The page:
Persons and organisms

The philosophical quest for unity leads to the desire for a clear and adequate conception of human reality as a "mind-body unity." This quest for unity has led both to conceptions of considerable heuristic value and to overly reductionistic approaches that impoverish our full relation to r...

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Bibliographic Details
Published in:Journal of religion and health
Main Author: Hunter, James
Format: Electronic Article
Language:English
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Published: [1991]
In:Journal of religion and health
Year: 1991, Volume: 30, Issue: 1, Pages: 59-79
Further subjects:B Holistic Approach
B Specific Point
B Reductionistic Approach
B Practical Level
B Dualistic Approach
Online Access: Volltext (Resolving-System)
Description
Summary:The philosophical quest for unity leads to the desire for a clear and adequate conception of human reality as a "mind-body unity." This quest for unity has led both to conceptions of considerable heuristic value and to overly reductionistic approaches that impoverish our full relation to reality. Three basic themes are developed in this essay:1. That on an ontological level dualistic and monistic approaches to mind-body remain equally plausible. 2. That on a practical level, epistemological considerations require us to retain a dualistic approach suggested by the terms "person" and "organism." 3. That psychotherapy (whether religious or secular) must ground itself in the notion of "person." Differences between the concepts of "person" and "organism" are delineated on six specific points. Finally, it is suggested that a holistic approach to health requires both constructs.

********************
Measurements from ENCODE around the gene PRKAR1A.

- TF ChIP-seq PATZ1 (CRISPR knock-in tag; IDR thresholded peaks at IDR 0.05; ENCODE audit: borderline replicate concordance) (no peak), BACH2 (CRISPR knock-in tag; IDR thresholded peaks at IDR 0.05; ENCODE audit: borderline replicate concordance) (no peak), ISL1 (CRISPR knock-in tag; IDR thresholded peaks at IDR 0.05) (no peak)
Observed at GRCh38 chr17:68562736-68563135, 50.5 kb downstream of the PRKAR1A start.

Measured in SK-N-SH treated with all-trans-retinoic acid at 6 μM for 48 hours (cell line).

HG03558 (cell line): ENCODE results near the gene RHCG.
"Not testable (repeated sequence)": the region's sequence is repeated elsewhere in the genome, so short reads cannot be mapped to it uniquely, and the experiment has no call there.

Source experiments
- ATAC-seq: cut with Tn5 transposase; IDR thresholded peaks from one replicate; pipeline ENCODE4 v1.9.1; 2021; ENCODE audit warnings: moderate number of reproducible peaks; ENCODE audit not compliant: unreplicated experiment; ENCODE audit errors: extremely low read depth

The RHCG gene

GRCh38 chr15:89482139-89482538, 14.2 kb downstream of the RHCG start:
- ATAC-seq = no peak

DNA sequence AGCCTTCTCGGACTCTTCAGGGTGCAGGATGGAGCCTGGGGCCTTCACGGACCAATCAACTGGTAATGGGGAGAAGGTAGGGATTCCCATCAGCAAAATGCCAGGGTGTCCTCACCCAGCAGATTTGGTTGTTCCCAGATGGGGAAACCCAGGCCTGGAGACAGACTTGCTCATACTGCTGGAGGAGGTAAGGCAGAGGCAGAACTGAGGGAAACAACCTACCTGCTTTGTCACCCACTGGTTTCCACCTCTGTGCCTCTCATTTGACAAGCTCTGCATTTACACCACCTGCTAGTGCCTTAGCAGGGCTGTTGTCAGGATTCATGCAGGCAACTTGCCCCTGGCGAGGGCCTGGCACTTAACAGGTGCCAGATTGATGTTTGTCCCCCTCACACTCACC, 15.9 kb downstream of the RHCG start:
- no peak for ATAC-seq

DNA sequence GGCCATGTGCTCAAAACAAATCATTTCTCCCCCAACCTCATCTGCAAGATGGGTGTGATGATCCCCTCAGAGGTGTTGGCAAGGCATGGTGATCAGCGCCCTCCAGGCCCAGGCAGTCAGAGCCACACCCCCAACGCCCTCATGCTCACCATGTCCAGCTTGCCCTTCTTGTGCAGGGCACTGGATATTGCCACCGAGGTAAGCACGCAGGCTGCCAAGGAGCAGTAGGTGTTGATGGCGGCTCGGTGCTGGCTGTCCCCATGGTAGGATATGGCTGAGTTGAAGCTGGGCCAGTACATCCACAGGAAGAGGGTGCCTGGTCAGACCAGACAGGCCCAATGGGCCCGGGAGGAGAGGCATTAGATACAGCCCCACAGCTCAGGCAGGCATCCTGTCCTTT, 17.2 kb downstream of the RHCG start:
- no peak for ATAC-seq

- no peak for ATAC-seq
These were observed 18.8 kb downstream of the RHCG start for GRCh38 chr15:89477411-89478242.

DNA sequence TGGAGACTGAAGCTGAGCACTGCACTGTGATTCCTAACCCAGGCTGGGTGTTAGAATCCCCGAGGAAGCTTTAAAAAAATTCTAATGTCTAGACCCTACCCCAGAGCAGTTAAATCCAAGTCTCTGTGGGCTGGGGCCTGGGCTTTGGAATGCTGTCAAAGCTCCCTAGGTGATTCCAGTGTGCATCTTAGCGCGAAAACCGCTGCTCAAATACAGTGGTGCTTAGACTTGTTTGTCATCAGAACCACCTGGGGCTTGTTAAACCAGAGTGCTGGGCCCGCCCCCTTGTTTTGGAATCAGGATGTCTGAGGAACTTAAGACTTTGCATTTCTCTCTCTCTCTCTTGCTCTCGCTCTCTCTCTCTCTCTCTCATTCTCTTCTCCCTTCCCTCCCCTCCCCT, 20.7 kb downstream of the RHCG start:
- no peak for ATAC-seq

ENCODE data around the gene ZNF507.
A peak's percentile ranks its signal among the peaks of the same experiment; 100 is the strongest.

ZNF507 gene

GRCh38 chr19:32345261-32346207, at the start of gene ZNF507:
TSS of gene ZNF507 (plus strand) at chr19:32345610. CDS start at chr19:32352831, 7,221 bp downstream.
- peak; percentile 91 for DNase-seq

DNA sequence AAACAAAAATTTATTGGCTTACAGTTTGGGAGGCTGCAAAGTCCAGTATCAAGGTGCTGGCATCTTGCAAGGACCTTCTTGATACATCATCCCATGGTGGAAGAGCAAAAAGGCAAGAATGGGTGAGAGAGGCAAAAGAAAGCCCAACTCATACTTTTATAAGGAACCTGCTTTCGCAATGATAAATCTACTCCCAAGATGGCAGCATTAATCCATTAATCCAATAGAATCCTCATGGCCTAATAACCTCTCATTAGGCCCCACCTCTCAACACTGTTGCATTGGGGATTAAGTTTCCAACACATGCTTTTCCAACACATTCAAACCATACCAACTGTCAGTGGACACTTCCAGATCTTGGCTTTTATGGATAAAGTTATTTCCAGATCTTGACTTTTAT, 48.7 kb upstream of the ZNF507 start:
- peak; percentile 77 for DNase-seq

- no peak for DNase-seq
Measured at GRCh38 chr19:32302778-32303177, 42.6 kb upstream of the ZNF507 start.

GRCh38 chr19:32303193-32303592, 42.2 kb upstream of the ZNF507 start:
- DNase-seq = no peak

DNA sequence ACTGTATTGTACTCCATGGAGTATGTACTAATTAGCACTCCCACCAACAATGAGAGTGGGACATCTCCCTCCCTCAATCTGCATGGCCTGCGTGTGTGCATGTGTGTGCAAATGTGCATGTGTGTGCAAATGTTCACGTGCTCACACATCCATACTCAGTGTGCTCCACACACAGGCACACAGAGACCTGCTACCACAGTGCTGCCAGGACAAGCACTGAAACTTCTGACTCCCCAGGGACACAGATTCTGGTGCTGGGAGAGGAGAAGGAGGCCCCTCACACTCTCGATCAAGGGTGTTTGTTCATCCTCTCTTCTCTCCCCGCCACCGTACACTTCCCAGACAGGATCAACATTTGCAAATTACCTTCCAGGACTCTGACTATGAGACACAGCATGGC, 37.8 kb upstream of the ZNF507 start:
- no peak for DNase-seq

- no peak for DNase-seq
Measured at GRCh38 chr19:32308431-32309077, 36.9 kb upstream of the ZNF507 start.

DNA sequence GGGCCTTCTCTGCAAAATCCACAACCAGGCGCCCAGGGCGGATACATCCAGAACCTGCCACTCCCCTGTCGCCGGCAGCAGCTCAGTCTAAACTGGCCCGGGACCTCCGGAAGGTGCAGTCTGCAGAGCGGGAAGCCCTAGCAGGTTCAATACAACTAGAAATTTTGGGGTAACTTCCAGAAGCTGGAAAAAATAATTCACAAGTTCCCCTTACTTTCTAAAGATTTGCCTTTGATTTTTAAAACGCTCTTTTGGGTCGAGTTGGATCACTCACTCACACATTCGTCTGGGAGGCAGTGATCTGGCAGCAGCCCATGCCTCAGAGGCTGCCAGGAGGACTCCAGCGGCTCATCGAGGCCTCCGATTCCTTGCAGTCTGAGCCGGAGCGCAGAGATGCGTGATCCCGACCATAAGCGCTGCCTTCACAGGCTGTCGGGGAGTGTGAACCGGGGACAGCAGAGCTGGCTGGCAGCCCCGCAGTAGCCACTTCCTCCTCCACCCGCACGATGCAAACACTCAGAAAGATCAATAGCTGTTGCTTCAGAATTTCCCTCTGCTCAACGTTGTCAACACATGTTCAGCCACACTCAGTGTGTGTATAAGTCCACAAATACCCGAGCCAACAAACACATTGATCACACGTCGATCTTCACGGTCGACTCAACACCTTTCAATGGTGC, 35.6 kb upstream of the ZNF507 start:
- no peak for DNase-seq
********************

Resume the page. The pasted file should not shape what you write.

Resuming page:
ISSN:1573-6571
Contains:Enthalten in: Journal of religion and health
Persistent identifiers:DOI: 10.1007/BF00986679